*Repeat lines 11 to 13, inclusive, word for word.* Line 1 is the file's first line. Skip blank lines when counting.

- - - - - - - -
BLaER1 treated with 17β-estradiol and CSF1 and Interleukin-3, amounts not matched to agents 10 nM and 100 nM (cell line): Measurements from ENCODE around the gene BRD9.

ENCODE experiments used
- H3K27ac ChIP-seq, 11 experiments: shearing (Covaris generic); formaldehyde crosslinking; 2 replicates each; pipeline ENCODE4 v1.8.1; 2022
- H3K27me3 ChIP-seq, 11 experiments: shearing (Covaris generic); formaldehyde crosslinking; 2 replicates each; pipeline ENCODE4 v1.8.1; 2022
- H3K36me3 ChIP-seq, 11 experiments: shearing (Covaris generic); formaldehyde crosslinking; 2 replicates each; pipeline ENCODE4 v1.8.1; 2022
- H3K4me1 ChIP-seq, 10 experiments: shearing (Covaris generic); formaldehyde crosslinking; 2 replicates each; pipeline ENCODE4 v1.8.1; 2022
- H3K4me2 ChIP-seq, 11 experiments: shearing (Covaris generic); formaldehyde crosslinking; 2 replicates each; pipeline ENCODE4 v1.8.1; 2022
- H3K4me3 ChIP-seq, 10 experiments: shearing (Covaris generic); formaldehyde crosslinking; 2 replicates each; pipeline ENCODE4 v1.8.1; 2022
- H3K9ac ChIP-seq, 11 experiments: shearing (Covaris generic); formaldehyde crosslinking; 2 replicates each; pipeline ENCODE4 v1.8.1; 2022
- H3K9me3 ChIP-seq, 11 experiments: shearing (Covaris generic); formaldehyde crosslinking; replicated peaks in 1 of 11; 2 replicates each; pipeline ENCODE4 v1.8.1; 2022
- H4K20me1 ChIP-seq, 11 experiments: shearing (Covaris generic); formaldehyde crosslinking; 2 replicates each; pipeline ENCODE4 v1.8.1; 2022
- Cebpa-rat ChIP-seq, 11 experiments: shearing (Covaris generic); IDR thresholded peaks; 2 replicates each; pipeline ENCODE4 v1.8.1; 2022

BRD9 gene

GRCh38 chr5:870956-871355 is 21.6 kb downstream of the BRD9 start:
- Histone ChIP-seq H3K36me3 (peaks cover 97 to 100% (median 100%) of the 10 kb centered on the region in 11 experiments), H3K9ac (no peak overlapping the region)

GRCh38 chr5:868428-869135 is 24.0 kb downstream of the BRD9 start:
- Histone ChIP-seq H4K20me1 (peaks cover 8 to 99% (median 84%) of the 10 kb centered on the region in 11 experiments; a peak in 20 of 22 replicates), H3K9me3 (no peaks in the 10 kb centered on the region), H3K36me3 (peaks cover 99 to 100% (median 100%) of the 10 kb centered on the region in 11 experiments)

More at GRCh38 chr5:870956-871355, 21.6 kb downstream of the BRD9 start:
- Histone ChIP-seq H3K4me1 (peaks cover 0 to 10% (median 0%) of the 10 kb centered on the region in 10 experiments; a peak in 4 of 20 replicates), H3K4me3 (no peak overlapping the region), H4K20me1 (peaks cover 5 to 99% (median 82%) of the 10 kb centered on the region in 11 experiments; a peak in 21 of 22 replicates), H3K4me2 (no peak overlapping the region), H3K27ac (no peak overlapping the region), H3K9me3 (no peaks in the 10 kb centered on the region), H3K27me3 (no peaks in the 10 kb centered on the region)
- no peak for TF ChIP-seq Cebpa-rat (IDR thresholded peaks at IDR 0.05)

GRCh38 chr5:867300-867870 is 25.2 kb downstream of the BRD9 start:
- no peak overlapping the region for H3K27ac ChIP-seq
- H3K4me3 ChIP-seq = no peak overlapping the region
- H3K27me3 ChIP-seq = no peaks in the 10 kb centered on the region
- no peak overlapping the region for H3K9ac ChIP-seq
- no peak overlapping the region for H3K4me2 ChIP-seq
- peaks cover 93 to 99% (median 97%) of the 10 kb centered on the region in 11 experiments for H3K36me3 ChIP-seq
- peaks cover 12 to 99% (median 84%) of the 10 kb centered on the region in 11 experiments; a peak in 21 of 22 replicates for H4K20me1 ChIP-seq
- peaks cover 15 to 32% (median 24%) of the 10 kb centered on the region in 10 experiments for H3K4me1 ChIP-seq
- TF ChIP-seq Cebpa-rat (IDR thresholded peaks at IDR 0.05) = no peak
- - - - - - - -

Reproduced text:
- H4K20me1 ChIP-seq, 11 experiments: shearing (Covaris generic); formaldehyde crosslinking; 2 replicates each; pipeline ENCODE4 v1.8.1; 2022
- Cebpa-rat ChIP-seq, 11 experiments: shearing (Covaris generic); IDR thresholded peaks; 2 replicates each; pipeline ENCODE4 v1.8.1; 2022

BRD9 gene